Lying off the beaten track near Hampton Court in south-west London, Bushy Park’s location means it’s perhaps the least glamourous of the Royal Parks we have looked at. Yet, like the other parks, its connection with royalty goes back a long way – in this case to the time of King Henry VIII.

The park was included as part of the Hampton Court estate given to the king by Cardinal Wolsey. Henry immediately transformed what had been farmland (complete with artifical medieval rabbit warrens, the remains of which can still be seen) into a deer chase and enclosed the park with a brick wall (a section of the original wall lies on the north side of Hampton Court Road).

The character of the park was altered again in 1610 when King Charles I ordered the creation of the Longford River, a 12 mile ornamental canal designed to bring water from the River Colne in Hertfordshire to the park’s water features.

Christopher Wren had a hand in the park’s design in 1699 when he designed Chestnut Avenue – a mile long formal roadway which runs through the centre of the park. He also added the round pond at its end and placed a fountain topped with a statue in its midst.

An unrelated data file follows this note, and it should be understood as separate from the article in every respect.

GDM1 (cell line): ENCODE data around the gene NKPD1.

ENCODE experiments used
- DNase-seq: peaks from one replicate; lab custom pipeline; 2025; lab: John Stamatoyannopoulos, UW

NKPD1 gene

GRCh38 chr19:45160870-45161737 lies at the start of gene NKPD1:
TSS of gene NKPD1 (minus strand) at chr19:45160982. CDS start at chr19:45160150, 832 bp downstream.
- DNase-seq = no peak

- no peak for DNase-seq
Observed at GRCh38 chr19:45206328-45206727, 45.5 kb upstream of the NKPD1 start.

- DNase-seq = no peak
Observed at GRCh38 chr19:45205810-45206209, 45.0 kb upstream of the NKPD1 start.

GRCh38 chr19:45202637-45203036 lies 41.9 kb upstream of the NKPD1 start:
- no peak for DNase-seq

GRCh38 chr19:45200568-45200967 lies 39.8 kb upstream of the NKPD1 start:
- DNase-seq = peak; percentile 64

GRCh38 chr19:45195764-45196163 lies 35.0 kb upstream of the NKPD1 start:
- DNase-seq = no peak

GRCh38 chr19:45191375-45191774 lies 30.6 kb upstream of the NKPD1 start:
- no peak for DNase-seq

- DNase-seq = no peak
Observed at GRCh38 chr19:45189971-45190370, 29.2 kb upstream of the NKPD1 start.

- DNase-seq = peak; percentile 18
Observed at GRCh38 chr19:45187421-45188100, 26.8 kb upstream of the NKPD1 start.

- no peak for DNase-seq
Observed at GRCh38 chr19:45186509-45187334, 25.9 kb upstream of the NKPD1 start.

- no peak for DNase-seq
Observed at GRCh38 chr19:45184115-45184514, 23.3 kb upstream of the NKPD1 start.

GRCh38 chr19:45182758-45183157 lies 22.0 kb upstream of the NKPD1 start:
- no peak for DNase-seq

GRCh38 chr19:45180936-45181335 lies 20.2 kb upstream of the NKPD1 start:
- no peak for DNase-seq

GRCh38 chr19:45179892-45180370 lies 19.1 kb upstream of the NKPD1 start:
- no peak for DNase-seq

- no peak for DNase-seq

Known as the Diana Fountain after the Roman goddess of hunting, the statue (pictured above with Chestnut Avenue behind) actually represents one of Diana’s nymphs Arethusa. It was commissioned by King Charles I for his wife, Queen Henrietta Maria, and originally stood at Somerset House before Oliver Cromwell moved it to the Privy Garden at Hampton Court and Wren then moved it to its current location.

The 17th and 18th century also saw the appearance of houses at the park to be used as hunting lodges (and the ranger’s home), and gardens were added.

Worth noting here is the story of shoemaker Timothy Bennet. A resident of nearby Hampton Wick, in 1752, when an old man, he successfully fought to ensure a public right-of-way through the park after the then ranger, Lord Halifax, ordered it closed to the public. There’s a monument to him outside Hampton Wick Gate and a walking path which runs across the park at perpendicular to Chestnut Avenue is still known as Cobbler’s Walk.